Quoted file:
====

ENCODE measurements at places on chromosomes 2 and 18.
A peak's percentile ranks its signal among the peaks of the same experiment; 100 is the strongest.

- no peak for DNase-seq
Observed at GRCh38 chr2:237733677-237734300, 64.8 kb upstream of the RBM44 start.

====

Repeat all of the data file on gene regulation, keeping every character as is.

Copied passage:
ENCODE measurements at places on chromosomes 2 and 18.
A peak's percentile ranks its signal among the peaks of the same experiment; 100 is the strongest.

- no peak for DNase-seq
Observed at GRCh38 chr2:237733677-237734300, 64.8 kb upstream of the RBM44 start.